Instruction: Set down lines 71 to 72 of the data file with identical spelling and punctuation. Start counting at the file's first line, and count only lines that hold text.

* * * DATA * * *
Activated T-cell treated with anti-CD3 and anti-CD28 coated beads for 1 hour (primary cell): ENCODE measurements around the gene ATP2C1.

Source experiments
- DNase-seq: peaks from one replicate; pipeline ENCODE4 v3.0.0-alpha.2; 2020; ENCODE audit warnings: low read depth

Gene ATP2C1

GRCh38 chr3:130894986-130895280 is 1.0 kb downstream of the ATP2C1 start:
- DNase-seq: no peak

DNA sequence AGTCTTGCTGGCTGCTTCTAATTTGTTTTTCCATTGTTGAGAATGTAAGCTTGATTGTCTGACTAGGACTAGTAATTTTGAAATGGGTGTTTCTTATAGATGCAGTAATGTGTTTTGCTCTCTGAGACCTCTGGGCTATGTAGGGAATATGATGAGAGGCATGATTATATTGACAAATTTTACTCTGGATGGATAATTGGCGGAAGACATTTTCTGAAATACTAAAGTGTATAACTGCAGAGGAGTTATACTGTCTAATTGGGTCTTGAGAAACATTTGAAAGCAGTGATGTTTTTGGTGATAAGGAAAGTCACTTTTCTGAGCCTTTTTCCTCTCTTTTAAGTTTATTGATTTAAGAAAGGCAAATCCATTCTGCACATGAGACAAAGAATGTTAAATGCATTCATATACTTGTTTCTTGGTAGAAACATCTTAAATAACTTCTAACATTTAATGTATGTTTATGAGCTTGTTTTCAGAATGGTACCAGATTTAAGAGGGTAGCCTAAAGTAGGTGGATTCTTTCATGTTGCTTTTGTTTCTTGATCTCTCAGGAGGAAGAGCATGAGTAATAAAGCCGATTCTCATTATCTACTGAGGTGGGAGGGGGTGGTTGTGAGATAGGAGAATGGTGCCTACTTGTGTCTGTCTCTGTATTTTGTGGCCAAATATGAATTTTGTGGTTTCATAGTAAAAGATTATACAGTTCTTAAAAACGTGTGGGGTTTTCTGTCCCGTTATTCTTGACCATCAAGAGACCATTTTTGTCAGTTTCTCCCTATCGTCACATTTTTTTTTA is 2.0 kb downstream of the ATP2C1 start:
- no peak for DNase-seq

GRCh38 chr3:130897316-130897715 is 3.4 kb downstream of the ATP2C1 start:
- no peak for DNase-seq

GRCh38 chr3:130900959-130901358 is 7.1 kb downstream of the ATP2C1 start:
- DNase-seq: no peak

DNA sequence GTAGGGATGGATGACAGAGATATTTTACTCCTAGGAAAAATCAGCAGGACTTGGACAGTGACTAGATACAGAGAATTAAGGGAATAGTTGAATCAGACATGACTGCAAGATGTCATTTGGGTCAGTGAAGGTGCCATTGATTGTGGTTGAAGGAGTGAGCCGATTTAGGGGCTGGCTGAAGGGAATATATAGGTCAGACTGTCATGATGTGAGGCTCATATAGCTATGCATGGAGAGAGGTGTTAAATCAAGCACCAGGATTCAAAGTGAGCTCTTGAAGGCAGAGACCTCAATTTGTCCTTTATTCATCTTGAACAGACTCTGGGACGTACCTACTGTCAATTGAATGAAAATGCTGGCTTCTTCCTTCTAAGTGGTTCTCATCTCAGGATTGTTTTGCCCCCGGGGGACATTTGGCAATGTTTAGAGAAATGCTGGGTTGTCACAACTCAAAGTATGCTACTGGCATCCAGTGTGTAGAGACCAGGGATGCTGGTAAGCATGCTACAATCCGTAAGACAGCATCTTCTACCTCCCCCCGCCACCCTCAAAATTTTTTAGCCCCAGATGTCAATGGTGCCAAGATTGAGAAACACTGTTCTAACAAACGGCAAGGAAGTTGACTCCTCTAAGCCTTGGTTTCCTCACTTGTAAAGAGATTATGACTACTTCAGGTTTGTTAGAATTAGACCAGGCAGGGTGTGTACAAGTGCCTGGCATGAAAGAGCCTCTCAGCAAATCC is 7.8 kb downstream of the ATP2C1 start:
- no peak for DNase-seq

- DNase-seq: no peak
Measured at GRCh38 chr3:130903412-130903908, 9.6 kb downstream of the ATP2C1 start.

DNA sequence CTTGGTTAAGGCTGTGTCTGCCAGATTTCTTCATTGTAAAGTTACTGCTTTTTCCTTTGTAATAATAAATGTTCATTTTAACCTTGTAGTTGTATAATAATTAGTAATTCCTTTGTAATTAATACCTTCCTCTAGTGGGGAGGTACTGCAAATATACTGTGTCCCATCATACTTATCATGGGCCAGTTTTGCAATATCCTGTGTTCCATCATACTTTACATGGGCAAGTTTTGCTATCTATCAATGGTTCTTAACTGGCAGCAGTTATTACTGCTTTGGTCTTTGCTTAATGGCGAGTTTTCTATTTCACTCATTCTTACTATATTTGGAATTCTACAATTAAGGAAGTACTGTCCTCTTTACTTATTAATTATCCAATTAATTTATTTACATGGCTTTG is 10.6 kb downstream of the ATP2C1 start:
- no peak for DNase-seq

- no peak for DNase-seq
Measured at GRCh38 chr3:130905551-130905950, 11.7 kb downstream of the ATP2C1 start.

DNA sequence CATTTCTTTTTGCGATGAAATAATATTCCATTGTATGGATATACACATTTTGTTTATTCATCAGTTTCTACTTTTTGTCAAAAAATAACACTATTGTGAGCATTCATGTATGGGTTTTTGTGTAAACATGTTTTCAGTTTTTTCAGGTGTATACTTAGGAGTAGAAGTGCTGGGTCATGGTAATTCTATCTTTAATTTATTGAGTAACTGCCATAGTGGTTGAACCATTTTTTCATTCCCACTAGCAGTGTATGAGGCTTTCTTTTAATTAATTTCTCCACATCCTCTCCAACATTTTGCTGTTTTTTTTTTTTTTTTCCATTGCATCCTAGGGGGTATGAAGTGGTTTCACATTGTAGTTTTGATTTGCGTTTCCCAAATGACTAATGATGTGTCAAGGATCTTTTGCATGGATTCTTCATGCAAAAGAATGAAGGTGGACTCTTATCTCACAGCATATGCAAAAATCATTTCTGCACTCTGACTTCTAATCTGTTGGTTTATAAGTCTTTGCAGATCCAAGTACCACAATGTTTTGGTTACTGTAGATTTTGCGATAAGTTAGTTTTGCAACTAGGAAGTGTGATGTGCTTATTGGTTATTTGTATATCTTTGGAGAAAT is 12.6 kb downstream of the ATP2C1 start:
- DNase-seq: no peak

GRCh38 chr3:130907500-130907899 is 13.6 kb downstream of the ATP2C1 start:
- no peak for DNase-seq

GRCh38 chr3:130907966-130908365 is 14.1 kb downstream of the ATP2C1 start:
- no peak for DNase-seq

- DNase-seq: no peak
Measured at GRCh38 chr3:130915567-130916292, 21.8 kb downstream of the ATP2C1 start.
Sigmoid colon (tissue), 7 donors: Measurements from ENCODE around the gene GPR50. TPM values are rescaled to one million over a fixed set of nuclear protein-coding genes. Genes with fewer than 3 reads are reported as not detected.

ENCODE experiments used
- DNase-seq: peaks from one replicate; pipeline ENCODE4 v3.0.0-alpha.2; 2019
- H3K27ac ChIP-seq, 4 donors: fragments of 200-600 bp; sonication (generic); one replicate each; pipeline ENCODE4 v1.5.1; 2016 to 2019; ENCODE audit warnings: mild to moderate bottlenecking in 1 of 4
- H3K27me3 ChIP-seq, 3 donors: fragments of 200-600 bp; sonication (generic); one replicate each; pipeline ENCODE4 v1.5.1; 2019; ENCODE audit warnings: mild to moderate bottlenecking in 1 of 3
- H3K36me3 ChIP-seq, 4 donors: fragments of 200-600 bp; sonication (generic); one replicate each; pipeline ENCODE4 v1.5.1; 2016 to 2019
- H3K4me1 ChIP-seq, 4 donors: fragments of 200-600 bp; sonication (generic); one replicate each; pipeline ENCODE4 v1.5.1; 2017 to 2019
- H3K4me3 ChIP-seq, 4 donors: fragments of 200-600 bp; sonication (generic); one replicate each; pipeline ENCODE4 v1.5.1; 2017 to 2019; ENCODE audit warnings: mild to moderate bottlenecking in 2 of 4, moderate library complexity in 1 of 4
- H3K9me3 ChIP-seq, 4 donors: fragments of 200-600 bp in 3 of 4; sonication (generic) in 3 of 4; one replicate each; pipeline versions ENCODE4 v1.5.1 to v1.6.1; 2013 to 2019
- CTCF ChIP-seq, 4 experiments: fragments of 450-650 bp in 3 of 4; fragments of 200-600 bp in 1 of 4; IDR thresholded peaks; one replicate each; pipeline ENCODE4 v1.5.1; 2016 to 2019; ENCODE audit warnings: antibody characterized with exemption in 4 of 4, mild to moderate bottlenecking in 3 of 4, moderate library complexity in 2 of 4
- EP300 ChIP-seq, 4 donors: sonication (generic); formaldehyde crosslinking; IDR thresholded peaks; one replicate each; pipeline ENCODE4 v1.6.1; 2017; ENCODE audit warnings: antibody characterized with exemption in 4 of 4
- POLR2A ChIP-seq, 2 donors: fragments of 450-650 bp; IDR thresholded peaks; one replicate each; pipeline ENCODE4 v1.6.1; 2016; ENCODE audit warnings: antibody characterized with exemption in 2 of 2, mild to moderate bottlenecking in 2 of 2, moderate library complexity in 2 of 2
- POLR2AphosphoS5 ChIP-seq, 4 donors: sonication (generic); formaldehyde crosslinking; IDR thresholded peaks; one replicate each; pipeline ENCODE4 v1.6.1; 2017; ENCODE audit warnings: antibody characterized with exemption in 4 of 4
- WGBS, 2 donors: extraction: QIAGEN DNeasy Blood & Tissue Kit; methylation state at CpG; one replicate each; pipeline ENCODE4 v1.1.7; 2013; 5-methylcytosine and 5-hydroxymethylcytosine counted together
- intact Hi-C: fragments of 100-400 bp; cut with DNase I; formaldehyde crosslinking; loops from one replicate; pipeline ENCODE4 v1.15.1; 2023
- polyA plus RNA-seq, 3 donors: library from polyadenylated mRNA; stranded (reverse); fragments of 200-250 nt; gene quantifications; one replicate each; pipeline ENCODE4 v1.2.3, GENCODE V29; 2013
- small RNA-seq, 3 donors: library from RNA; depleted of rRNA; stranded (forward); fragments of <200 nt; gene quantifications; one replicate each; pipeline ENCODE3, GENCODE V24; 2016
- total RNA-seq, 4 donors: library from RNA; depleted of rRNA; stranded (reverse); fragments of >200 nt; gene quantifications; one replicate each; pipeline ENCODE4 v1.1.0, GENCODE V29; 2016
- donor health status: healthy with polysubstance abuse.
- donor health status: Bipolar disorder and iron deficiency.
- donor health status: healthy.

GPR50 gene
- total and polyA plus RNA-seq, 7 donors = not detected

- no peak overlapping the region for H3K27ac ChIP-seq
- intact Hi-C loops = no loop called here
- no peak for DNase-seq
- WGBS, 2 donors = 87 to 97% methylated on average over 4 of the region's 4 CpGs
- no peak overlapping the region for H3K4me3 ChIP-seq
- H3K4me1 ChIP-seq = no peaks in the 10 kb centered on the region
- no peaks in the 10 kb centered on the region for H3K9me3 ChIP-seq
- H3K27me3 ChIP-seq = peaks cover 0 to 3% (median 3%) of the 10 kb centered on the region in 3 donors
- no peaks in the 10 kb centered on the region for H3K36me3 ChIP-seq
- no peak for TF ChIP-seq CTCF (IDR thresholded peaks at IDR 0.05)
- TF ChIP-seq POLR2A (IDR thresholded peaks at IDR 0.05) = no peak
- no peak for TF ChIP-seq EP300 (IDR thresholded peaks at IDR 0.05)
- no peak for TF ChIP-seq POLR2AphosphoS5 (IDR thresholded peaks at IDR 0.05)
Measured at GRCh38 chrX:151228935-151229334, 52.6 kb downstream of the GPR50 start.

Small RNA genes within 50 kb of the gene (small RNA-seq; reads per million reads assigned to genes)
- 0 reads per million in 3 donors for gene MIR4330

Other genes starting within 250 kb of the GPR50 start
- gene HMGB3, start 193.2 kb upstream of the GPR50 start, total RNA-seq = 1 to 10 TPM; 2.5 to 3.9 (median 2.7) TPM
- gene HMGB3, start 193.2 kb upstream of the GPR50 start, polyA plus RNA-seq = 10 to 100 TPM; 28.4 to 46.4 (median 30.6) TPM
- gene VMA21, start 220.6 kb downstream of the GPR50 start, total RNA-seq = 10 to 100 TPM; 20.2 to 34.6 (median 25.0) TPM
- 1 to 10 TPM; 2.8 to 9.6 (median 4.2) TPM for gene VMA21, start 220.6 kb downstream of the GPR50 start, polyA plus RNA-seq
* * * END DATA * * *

- gene VMA21, start 220.6 kb downstream of the GPR50 start, total RNA-seq = 10 to 100 TPM; 20.2 to 34.6 (median 25.0) TPM
- 1 to 10 TPM; 2.8 to 9.6 (median 4.2) TPM for gene VMA21, start 220.6 kb downstream of the GPR50 start, polyA plus RNA-seq